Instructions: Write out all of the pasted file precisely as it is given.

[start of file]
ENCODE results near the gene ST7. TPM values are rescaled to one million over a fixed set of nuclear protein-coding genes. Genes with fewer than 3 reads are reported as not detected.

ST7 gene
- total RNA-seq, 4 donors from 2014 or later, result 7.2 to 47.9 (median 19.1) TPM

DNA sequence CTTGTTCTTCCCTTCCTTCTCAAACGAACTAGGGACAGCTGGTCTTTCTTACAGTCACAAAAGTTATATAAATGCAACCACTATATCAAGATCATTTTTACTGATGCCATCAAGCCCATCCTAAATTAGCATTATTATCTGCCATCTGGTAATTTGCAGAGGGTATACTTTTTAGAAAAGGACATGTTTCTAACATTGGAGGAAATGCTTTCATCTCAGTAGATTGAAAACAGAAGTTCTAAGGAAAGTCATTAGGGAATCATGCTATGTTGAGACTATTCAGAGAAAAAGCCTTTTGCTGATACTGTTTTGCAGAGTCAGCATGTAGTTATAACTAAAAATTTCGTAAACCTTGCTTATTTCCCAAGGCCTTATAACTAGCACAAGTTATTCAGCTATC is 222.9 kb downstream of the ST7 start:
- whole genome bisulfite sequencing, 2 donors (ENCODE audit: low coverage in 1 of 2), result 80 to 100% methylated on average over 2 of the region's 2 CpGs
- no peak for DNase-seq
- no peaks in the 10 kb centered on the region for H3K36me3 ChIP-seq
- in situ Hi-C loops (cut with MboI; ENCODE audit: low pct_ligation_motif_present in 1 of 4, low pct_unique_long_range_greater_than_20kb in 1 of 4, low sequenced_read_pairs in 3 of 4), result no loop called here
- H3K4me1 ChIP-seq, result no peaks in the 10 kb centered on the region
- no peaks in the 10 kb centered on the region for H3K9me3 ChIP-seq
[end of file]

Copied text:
ENCODE results near the gene ST7. TPM values are rescaled to one million over a fixed set of nuclear protein-coding genes. Genes with fewer than 3 reads are reported as not detected.

ST7 gene
- total RNA-seq, 4 donors from 2014 or later, result 7.2 to 47.9 (median 19.1) TPM

DNA sequence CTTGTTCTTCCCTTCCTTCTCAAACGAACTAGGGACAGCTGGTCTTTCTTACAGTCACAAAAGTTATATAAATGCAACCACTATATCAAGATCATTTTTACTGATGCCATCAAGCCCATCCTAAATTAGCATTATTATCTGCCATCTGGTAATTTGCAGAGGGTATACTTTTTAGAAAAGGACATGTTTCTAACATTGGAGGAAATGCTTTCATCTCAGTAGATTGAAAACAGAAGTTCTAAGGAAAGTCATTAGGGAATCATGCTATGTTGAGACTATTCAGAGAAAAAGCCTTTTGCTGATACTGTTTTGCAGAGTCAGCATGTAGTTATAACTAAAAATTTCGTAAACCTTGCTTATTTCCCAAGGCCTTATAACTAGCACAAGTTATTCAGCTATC is 222.9 kb downstream of the ST7 start:
- whole genome bisulfite sequencing, 2 donors (ENCODE audit: low coverage in 1 of 2), result 80 to 100% methylated on average over 2 of the region's 2 CpGs
- no peak for DNase-seq
- no peaks in the 10 kb centered on the region for H3K36me3 ChIP-seq
- in situ Hi-C loops (cut with MboI; ENCODE audit: low pct_ligation_motif_present in 1 of 4, low pct_unique_long_range_greater_than_20kb in 1 of 4, low sequenced_read_pairs in 3 of 4), result no loop called here
- H3K4me1 ChIP-seq, result no peaks in the 10 kb centered on the region
- no peaks in the 10 kb centered on the region for H3K9me3 ChIP-seq